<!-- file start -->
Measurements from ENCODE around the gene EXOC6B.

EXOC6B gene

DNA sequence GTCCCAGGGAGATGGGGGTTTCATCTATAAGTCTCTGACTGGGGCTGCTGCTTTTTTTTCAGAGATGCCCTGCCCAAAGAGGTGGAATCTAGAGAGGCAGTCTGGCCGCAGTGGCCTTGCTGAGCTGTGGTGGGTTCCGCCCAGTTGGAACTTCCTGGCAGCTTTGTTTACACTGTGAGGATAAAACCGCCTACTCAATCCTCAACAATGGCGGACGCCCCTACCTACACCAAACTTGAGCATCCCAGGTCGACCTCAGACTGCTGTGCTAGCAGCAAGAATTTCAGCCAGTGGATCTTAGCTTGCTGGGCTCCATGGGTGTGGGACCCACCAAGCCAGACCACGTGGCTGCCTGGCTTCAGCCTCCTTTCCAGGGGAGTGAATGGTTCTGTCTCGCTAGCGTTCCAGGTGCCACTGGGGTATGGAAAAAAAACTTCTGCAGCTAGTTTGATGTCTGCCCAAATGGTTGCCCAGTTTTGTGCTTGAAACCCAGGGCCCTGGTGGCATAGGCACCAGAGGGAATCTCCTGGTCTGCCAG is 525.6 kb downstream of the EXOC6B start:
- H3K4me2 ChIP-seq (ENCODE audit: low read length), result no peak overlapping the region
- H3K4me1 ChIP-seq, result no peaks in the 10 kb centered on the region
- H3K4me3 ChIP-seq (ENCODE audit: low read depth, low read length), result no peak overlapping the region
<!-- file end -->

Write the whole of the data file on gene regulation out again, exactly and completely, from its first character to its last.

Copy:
Measurements from ENCODE around the gene EXOC6B.

EXOC6B gene

DNA sequence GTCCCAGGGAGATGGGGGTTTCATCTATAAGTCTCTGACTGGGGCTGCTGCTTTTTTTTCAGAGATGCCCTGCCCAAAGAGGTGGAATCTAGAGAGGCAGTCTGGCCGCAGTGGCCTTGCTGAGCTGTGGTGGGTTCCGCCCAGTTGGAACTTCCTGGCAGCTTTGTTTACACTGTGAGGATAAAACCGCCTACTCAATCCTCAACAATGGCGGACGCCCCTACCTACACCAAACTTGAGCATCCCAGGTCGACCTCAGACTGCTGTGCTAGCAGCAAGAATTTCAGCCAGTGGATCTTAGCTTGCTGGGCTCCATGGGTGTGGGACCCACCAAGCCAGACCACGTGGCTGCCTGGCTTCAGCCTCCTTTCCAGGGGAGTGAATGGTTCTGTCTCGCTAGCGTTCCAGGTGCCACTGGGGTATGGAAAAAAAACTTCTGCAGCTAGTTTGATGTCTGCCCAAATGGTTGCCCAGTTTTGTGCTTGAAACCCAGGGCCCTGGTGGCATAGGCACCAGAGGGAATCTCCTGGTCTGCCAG is 525.6 kb downstream of the EXOC6B start:
- H3K4me2 ChIP-seq (ENCODE audit: low read length), result no peak overlapping the region
- H3K4me1 ChIP-seq, result no peaks in the 10 kb centered on the region
- H3K4me3 ChIP-seq (ENCODE audit: low read depth, low read length), result no peak overlapping the region